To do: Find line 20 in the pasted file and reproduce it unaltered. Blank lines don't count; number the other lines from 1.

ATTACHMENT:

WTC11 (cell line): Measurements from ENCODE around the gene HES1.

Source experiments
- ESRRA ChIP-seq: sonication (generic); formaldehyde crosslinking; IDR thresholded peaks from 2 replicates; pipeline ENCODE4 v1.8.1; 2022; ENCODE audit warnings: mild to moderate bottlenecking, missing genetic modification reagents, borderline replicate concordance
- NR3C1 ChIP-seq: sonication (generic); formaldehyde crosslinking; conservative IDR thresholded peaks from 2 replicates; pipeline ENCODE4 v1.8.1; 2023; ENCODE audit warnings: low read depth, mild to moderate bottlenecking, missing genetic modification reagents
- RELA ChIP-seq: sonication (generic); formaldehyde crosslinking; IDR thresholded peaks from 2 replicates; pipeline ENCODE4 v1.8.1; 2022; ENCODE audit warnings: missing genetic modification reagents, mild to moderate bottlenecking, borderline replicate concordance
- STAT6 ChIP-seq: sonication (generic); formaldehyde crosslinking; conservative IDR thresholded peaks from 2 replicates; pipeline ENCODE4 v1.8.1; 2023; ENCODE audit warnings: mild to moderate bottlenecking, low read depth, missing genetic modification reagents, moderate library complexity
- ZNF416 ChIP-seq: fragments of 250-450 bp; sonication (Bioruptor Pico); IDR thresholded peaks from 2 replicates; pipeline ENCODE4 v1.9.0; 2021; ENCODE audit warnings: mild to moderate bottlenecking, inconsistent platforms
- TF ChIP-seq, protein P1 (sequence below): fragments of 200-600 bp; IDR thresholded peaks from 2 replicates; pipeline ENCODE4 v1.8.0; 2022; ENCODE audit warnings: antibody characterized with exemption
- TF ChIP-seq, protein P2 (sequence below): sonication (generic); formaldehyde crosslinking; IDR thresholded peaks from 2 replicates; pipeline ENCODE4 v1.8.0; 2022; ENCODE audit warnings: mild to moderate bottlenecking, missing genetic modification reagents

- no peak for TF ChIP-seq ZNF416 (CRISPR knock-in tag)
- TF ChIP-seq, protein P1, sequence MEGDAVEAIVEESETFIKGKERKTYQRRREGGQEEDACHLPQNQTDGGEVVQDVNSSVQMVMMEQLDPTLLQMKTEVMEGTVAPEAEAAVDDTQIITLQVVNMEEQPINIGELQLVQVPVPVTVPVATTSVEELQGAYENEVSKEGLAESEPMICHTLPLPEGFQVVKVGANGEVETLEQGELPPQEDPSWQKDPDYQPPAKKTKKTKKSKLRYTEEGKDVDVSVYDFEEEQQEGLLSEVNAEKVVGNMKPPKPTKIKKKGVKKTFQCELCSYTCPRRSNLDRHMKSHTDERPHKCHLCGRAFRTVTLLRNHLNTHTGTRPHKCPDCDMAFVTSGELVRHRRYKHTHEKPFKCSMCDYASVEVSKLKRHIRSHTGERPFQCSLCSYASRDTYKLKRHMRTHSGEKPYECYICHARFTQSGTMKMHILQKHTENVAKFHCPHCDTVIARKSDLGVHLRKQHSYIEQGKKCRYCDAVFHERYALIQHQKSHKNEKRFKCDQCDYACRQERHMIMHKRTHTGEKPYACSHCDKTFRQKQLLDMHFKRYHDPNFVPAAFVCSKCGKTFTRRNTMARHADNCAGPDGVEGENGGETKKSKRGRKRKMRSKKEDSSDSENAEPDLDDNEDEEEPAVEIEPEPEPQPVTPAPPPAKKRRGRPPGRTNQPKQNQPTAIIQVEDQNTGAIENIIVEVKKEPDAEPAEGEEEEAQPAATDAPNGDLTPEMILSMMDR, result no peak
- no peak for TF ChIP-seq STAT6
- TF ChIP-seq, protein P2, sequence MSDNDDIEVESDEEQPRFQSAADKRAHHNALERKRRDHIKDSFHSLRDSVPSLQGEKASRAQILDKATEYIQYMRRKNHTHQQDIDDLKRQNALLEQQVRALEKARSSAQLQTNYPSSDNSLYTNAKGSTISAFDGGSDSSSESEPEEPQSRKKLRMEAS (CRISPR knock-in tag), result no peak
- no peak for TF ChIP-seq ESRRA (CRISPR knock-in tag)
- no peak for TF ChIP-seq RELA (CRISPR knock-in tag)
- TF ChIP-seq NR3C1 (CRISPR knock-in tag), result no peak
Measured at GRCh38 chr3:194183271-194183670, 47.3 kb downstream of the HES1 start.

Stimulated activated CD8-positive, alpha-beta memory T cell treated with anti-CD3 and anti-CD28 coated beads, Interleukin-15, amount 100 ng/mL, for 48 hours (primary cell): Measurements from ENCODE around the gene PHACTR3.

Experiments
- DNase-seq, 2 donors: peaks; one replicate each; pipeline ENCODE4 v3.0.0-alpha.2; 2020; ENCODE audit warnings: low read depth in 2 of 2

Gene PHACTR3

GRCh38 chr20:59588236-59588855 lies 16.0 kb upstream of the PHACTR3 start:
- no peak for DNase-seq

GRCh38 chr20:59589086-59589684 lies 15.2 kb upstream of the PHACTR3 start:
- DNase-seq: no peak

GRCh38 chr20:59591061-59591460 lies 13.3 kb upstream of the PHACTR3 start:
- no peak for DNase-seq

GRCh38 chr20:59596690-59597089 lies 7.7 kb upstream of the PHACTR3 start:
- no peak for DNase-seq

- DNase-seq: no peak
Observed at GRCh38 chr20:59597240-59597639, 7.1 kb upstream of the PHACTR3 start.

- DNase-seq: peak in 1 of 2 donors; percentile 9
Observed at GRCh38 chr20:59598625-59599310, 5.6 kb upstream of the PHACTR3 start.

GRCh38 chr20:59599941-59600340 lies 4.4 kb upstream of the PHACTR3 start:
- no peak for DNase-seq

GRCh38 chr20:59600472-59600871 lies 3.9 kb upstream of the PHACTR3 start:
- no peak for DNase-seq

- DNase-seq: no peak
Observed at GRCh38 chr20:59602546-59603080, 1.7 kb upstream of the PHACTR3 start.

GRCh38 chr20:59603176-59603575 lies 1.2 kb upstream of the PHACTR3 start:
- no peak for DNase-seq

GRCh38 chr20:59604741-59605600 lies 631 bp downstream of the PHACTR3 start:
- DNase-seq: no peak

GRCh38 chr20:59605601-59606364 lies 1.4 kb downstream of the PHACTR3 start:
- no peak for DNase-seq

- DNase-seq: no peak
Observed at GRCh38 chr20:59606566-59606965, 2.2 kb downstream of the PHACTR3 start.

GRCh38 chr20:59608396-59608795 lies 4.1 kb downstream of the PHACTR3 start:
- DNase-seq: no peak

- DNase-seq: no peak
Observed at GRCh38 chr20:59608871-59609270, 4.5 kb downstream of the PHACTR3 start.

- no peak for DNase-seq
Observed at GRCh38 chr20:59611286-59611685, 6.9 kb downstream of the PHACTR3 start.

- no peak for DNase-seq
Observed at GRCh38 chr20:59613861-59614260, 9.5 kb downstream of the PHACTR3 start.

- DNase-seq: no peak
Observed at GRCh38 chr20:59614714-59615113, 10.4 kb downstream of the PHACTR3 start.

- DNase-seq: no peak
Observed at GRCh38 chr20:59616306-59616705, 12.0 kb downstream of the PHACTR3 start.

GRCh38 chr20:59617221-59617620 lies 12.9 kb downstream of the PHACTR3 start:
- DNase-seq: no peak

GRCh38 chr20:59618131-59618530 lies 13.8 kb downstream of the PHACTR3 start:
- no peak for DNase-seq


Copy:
- DNase-seq, 2 donors: peaks; one replicate each; pipeline ENCODE4 v3.0.0-alpha.2; 2020; ENCODE audit warnings: low read depth in 2 of 2